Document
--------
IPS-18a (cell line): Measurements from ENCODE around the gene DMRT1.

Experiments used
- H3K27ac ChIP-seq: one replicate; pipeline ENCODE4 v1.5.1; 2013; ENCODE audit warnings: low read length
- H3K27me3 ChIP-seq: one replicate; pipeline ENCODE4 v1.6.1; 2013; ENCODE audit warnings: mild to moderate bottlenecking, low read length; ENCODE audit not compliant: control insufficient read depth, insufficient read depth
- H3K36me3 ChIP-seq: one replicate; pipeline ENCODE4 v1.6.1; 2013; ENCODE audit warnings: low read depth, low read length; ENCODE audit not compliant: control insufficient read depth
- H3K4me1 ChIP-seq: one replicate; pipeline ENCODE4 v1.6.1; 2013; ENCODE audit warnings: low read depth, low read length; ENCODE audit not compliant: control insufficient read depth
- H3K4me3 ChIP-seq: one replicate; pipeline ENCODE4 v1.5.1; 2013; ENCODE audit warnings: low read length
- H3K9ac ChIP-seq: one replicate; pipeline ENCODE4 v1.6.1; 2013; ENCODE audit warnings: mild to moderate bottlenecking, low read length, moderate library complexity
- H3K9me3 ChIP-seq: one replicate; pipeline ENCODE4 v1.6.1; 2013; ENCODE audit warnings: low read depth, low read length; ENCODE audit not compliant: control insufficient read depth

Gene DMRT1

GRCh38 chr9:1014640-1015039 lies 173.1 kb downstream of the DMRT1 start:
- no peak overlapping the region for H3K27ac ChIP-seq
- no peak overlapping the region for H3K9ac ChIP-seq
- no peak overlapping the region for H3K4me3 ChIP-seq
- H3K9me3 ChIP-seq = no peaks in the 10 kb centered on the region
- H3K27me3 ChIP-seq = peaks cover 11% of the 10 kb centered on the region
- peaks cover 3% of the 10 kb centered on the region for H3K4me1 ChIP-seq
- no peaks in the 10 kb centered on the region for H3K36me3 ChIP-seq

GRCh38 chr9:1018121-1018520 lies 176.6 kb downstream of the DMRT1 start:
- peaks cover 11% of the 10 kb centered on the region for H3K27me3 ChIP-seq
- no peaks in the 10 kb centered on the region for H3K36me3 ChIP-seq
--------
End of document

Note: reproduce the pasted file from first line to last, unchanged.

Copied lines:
IPS-18a (cell line): Measurements from ENCODE around the gene DMRT1.

Experiments used
- H3K27ac ChIP-seq: one replicate; pipeline ENCODE4 v1.5.1; 2013; ENCODE audit warnings: low read length
- H3K27me3 ChIP-seq: one replicate; pipeline ENCODE4 v1.6.1; 2013; ENCODE audit warnings: mild to moderate bottlenecking, low read length; ENCODE audit not compliant: control insufficient read depth, insufficient read depth
- H3K36me3 ChIP-seq: one replicate; pipeline ENCODE4 v1.6.1; 2013; ENCODE audit warnings: low read depth, low read length; ENCODE audit not compliant: control insufficient read depth
- H3K4me1 ChIP-seq: one replicate; pipeline ENCODE4 v1.6.1; 2013; ENCODE audit warnings: low read depth, low read length; ENCODE audit not compliant: control insufficient read depth
- H3K4me3 ChIP-seq: one replicate; pipeline ENCODE4 v1.5.1; 2013; ENCODE audit warnings: low read length
- H3K9ac ChIP-seq: one replicate; pipeline ENCODE4 v1.6.1; 2013; ENCODE audit warnings: mild to moderate bottlenecking, low read length, moderate library complexity
- H3K9me3 ChIP-seq: one replicate; pipeline ENCODE4 v1.6.1; 2013; ENCODE audit warnings: low read depth, low read length; ENCODE audit not compliant: control insufficient read depth

Gene DMRT1

GRCh38 chr9:1014640-1015039 lies 173.1 kb downstream of the DMRT1 start:
- no peak overlapping the region for H3K27ac ChIP-seq
- no peak overlapping the region for H3K9ac ChIP-seq
- no peak overlapping the region for H3K4me3 ChIP-seq
- H3K9me3 ChIP-seq = no peaks in the 10 kb centered on the region
- H3K27me3 ChIP-seq = peaks cover 11% of the 10 kb centered on the region
- peaks cover 3% of the 10 kb centered on the region for H3K4me1 ChIP-seq
- no peaks in the 10 kb centered on the region for H3K36me3 ChIP-seq

GRCh38 chr9:1018121-1018520 lies 176.6 kb downstream of the DMRT1 start:
- peaks cover 11% of the 10 kb centered on the region for H3K27me3 ChIP-seq
- no peaks in the 10 kb centered on the region for H3K36me3 ChIP-seq